Here’s one UK industry that’s leading the world: English football is making and spending more money than anywhere else. The Premier League, England’s top division, reported record revenues of £1.9bn in 2007/8, up 26%, while profits jumped 95% to £185m. Lucrative TV deals were the main reason for this – which makes the clubs richer, so they can afford the best players, so they win more, so they make more money – and so on. Our top clubs are truly becoming the plutocrats of the world game...
The figures, from Deloitte’s latest Annual Review of Football Finance, show that Premier League income was a massive €1bn higher than its major rivals in Italy, France and Spain. Around half of this came from the continued largesse of BSkyB and Setanta, while sponsorship revenue accounted for another 23% and matchday revenues made up the rest. Average attendances are still around the 36,000 mark despite the recession (though that’s 7,000 less than in Germany). Even with a slight drop-off, total revenues for 2008/9 are likely to break £2bn.
And it’s easy to see where this seemingly endless flow of cash is going: into the deep pockets of over-paid footballers. Collectively the 20 Premier League clubs splashed out a whopping £1.2bn on wages, a 23% increase on the previous season. Biggest spenders were Chelsea, who managed to shell out £172m funding their players’ predilection for dining at Nobu and falling out of Whisky Mist.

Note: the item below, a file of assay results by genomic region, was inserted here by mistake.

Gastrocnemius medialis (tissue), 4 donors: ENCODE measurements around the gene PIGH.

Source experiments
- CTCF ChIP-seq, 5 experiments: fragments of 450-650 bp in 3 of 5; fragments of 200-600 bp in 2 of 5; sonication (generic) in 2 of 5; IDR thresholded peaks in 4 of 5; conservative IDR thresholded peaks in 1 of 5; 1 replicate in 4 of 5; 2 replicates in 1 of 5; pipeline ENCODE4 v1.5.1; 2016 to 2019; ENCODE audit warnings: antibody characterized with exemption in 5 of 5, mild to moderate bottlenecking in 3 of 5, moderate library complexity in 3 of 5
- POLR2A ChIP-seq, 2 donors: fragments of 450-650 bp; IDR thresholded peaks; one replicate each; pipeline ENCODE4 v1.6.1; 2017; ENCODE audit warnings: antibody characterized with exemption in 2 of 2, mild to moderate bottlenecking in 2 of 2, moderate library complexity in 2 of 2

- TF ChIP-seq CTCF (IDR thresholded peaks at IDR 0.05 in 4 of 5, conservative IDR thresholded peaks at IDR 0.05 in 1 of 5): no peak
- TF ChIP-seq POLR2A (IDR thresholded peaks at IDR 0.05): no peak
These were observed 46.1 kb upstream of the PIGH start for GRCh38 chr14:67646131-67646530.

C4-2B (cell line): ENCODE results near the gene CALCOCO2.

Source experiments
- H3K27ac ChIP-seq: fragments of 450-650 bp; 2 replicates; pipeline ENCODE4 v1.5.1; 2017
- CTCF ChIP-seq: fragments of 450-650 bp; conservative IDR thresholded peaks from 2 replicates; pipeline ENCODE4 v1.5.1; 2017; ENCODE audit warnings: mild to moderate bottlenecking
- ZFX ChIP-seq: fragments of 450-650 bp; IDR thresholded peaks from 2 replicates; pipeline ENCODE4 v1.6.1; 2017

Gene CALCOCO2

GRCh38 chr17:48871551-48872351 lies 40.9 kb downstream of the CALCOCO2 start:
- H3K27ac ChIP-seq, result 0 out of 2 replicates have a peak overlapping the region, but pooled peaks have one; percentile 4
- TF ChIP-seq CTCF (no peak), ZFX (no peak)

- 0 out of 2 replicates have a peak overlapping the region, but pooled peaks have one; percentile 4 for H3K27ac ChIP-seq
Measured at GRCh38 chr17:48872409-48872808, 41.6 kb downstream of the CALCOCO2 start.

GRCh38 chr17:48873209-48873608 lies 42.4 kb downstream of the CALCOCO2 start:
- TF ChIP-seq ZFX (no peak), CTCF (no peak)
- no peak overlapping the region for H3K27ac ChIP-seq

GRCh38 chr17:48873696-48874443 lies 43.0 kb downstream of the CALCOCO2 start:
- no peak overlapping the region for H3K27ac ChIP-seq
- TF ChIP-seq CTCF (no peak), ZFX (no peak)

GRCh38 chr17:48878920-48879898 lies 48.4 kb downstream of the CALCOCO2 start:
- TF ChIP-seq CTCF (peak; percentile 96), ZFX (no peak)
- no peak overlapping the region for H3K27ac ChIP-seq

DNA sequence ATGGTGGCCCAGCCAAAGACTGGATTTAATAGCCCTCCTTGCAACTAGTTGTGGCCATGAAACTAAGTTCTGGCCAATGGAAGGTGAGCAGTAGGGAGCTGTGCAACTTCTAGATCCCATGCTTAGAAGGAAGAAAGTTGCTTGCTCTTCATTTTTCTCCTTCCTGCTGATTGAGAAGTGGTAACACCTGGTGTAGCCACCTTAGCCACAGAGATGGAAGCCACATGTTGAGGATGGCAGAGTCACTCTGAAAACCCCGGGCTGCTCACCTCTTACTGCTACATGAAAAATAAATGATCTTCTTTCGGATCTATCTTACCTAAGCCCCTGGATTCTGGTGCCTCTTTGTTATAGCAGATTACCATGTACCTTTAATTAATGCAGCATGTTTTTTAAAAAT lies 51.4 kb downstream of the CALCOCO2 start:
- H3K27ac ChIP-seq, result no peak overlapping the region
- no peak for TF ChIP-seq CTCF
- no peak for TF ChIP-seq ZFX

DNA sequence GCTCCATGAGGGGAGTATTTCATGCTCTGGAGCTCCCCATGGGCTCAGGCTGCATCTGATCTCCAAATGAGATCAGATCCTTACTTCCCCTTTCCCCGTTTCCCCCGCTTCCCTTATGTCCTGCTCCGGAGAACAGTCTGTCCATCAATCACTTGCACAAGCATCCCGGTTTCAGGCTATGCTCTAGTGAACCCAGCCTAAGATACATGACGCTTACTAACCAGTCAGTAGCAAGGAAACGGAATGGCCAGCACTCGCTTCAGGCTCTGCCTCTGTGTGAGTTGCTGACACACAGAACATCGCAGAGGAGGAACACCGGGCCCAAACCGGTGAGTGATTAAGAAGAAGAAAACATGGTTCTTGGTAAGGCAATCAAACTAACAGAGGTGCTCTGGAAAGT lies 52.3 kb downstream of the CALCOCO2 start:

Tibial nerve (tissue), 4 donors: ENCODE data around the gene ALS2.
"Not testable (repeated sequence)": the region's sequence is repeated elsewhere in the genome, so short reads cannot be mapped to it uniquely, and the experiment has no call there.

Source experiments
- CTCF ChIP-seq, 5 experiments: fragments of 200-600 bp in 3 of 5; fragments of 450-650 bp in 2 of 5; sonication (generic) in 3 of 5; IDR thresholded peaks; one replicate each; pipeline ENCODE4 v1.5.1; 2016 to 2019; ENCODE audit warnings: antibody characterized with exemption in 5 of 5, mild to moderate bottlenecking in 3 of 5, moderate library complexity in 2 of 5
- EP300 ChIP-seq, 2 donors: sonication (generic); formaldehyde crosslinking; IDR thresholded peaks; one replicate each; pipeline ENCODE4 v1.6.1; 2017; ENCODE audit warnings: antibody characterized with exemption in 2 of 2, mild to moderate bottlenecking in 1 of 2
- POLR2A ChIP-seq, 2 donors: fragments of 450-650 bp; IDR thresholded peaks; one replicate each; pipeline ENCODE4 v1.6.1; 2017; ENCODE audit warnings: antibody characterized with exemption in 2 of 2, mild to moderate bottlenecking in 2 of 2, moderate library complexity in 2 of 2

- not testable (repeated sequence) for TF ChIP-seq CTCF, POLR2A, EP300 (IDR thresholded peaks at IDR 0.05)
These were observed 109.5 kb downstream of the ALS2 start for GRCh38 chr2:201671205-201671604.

All very impressive – but there is a flipside. Deloitte reckons a prudent club should be spending no more than 55% of its turnover on wages – but only six are at or below this level. The average is 70% - and England’s second-tier is even worse, with an average of 87%. Then there’s the clubs’ mounting debt pile, which currently stands at about £3.1bn (almost two-thirds of which is related to the top four clubs). And purists will argue that the oligarchy of rich clubs that’s developing is not healthy for the game, either in the UK or globally.
Time will tell whether the recession will hit revenues – it’s likely to affect matchday revenues and sponsorship, even if the TV money’s locked in. But in the longer term, a bigger problem may be preventing the league from becoming so predictable that spectators get bored and switch their attention elsewhere. On the other hand, nobody in their right mind buys a football club and expects it to run like a proper business. So maybe it’s pointless thinking about the sport in these terms...
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